Only limited growth for the state economy is expected over the next three years, as the farm slump continues to be a drag on the Nebraska economy.
University of Nebraska-Lincoln Bureau of Business Research Director Eric Thompson says the bureau’s latest long-term economic forecast displays some weaknesses, mainly in the farm sector.
“The Nebraska economy will continue to grow at a good pace, about 11,000 jobs per year,” Thompson tells Nebraska Radio Network affiliate KLIN. “That said, however, the decline in commodity prices has been a little more severe than expected and that is going to limit growth somewhat over the next three years.”
Thompson does say the latest economic forecast contains some real bright spots.
“We do think construction will continue to be a strong sector,” Thompson says. “Real wages are growing and we think they’ll continue to grow and that supports consumer spending as well as spending on housing. So, that should be good for construction. State and perhaps now even the federal government is planning to spend more on road construction so that will also increase employment in the construction sector.”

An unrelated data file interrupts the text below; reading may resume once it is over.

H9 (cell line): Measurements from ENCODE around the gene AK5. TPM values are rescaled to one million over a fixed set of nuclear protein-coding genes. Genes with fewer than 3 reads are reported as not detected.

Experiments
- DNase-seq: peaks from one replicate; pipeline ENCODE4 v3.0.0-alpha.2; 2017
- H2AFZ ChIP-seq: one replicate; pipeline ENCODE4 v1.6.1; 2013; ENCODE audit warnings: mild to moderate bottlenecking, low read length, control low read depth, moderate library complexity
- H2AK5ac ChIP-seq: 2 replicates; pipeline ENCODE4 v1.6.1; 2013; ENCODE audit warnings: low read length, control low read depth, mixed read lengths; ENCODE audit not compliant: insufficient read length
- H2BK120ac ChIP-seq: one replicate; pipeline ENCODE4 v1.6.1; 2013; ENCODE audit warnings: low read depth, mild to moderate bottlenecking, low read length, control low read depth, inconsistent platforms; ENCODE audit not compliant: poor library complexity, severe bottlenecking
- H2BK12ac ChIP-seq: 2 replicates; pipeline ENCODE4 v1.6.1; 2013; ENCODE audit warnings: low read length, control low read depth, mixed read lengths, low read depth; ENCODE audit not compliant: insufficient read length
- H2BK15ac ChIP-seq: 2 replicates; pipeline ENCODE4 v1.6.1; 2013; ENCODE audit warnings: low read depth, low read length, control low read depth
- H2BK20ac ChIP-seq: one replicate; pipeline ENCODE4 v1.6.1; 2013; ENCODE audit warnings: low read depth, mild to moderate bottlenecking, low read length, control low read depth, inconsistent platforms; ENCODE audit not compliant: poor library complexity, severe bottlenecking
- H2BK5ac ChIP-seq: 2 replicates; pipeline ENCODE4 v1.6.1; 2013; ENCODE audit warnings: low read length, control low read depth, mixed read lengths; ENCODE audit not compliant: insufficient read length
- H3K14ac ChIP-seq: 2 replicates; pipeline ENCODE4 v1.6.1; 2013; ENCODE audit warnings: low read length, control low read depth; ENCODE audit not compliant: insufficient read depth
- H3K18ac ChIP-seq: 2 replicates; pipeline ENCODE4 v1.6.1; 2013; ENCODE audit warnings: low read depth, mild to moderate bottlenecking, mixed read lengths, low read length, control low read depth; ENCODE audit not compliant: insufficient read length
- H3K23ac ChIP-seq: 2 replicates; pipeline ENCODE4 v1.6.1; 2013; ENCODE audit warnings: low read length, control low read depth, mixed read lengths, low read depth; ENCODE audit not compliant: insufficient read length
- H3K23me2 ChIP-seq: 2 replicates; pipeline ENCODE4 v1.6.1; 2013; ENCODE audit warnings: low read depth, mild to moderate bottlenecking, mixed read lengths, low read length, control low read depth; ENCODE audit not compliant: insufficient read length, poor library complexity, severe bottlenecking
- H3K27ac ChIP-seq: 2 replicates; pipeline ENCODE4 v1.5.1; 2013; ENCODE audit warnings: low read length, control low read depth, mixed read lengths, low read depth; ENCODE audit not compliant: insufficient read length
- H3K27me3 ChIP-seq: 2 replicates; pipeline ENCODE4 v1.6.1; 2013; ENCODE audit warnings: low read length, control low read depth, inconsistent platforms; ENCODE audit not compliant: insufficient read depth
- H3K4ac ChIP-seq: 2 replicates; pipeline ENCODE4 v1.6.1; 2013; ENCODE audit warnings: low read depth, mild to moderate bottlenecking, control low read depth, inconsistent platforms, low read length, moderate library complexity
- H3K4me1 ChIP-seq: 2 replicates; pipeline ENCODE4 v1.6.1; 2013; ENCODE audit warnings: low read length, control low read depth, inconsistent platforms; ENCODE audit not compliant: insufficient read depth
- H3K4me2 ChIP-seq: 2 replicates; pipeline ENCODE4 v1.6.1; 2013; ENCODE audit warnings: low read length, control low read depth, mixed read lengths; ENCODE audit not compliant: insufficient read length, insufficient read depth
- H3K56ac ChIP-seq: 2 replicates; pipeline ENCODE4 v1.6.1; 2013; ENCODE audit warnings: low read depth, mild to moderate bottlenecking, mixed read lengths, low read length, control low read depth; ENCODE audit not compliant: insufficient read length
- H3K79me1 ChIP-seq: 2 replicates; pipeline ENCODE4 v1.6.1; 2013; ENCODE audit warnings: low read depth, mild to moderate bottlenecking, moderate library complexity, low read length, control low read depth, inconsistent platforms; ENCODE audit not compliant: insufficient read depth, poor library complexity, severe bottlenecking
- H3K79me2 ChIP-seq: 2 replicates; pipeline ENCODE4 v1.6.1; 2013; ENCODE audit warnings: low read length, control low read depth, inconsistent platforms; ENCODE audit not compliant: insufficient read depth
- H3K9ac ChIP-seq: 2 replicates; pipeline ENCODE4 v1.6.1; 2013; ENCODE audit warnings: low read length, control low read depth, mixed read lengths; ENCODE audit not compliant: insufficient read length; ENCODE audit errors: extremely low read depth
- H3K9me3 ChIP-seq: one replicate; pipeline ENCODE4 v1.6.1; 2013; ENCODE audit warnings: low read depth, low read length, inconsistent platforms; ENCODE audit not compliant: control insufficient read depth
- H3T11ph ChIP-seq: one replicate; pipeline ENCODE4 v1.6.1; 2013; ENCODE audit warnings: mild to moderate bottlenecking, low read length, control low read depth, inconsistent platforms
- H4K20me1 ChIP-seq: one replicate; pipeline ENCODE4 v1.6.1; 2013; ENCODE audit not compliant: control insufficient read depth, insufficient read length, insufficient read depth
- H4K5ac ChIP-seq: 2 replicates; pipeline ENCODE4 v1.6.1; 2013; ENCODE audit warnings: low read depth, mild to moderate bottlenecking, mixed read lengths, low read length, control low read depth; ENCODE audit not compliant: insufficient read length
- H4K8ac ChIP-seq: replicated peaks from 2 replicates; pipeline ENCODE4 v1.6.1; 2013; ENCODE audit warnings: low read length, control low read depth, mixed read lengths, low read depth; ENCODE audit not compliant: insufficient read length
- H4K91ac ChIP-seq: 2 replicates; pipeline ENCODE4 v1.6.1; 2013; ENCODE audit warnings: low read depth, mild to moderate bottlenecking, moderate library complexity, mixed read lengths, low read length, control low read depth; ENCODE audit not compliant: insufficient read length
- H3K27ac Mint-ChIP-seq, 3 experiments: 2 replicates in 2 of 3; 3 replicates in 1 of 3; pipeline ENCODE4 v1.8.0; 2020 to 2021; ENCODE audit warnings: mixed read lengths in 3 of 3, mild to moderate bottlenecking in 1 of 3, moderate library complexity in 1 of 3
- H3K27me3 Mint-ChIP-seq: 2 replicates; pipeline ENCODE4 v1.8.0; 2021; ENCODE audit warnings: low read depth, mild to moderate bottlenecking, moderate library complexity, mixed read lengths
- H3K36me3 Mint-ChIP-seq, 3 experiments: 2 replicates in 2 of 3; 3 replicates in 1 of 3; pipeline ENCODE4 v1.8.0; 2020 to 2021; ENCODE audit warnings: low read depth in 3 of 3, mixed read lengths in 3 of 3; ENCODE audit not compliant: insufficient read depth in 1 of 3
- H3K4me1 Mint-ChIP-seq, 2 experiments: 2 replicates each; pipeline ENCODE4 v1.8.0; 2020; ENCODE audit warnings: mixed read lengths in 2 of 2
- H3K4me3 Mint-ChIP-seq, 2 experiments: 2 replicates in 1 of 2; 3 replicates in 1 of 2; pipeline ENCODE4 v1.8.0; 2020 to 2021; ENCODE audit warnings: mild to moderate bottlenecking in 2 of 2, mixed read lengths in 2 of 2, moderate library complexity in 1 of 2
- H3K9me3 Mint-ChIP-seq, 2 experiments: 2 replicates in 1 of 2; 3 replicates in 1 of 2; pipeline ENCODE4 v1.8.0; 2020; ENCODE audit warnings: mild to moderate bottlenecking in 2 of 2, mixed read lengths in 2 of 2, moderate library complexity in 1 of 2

The bureau forecast also predicts a tightening labor market in Nebraska, which could limit economic growth.
Policies discussed by the incoming Trump administration could be positive for the economy, according to Thompson. At least, some of them for some sectors. Thompson says plans to reduce regulations and cut taxes should spur growth, but suggestions to rein in trade deals could keep agriculture mired in its slump.
The forecast expects Nebraska employment to grow by only about a percent from 2017 through 2019, or about 11,000 jobs annually.
The forecast is developed in consultation with the Nebraska Business Forecast Council, a group of economists who work for the university, utilities and state government agencies.
Jane Monnich, KLIN, contributed to this article.